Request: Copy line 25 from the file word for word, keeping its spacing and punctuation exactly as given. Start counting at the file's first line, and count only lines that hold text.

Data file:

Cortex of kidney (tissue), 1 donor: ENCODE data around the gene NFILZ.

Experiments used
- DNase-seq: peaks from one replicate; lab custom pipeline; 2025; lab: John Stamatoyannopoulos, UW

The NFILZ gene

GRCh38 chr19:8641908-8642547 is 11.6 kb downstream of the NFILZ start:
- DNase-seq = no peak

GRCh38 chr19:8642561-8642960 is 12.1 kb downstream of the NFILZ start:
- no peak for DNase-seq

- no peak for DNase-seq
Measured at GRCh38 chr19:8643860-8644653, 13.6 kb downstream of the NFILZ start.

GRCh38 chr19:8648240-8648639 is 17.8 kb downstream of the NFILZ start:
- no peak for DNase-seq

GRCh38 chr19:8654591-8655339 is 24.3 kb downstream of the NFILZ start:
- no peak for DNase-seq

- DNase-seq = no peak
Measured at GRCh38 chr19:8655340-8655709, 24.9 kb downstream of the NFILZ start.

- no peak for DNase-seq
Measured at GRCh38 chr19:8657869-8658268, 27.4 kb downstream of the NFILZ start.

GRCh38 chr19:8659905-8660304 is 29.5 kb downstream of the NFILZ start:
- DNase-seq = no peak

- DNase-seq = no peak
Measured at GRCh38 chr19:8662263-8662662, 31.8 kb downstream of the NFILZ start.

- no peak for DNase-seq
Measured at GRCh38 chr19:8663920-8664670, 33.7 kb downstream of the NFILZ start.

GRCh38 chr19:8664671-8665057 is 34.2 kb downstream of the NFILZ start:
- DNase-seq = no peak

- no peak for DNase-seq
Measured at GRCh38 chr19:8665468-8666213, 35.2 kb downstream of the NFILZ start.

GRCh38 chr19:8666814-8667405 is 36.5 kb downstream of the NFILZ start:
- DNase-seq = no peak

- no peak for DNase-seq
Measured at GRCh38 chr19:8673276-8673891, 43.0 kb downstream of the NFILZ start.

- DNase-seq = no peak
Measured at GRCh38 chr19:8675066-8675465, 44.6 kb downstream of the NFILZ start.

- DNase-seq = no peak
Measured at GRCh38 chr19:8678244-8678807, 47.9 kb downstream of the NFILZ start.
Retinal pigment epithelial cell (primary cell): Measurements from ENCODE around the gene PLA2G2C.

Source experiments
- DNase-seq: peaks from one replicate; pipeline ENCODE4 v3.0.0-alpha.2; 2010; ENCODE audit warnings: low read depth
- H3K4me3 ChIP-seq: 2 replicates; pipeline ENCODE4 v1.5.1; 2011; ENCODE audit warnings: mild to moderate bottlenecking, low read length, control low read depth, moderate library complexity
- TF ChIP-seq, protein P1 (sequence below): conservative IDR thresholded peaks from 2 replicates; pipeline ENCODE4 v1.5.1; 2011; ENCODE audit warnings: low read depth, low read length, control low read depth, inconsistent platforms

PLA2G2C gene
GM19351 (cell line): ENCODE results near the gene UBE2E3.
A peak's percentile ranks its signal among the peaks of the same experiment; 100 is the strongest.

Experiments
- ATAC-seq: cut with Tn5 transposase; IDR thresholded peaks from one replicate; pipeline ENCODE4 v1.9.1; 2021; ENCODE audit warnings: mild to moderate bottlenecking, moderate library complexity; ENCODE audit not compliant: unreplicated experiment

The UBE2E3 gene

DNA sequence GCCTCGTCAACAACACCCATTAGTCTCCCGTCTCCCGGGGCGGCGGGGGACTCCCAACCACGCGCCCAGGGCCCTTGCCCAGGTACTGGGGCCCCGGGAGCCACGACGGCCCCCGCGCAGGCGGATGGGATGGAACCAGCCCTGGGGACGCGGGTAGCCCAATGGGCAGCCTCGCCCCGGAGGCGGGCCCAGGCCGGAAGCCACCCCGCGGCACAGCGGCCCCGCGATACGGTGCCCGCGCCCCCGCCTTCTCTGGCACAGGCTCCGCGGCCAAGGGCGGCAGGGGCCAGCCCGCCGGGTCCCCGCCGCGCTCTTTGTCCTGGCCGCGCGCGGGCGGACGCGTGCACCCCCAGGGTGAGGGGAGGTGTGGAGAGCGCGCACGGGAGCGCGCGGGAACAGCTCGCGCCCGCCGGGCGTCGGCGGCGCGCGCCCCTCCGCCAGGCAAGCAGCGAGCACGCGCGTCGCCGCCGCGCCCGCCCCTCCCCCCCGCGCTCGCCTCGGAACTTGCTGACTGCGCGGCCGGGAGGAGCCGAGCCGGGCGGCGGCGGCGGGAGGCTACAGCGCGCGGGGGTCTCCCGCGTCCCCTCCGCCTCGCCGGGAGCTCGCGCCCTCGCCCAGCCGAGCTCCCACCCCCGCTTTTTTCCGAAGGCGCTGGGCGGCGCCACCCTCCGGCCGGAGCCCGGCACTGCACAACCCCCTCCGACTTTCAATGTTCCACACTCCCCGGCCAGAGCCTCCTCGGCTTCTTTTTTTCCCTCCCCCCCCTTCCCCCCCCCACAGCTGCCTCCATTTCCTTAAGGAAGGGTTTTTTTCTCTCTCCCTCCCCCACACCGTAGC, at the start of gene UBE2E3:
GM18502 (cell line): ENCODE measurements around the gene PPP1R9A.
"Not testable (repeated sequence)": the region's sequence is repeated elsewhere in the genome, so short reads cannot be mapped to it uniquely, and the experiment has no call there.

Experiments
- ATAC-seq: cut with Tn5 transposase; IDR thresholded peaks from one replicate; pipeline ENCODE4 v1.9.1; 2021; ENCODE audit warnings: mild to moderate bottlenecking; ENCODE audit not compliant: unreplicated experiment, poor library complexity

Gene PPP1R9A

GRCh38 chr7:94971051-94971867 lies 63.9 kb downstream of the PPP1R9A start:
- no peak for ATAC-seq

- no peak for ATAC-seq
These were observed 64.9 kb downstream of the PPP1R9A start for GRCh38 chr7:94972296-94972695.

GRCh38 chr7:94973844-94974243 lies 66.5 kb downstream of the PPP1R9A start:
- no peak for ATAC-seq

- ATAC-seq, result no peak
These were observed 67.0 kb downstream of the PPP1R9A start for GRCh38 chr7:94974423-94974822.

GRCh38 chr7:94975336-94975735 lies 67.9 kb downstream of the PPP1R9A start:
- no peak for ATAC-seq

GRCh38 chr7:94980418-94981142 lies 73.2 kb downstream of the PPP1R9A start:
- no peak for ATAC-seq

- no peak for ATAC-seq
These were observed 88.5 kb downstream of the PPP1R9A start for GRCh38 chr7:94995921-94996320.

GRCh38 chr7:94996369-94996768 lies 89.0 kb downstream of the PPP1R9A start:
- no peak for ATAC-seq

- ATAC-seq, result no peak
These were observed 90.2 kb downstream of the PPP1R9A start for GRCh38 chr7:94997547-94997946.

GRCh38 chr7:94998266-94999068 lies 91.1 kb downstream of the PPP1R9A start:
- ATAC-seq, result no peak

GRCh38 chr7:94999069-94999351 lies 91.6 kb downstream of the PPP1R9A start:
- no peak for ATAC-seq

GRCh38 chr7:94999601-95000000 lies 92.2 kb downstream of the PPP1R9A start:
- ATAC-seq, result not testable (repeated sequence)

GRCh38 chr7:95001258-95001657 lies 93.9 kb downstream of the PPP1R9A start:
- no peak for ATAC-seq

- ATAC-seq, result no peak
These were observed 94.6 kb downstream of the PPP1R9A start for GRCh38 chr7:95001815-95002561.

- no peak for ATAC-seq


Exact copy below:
GRCh38 chr19:8664671-8665057 is 34.2 kb downstream of the NFILZ start: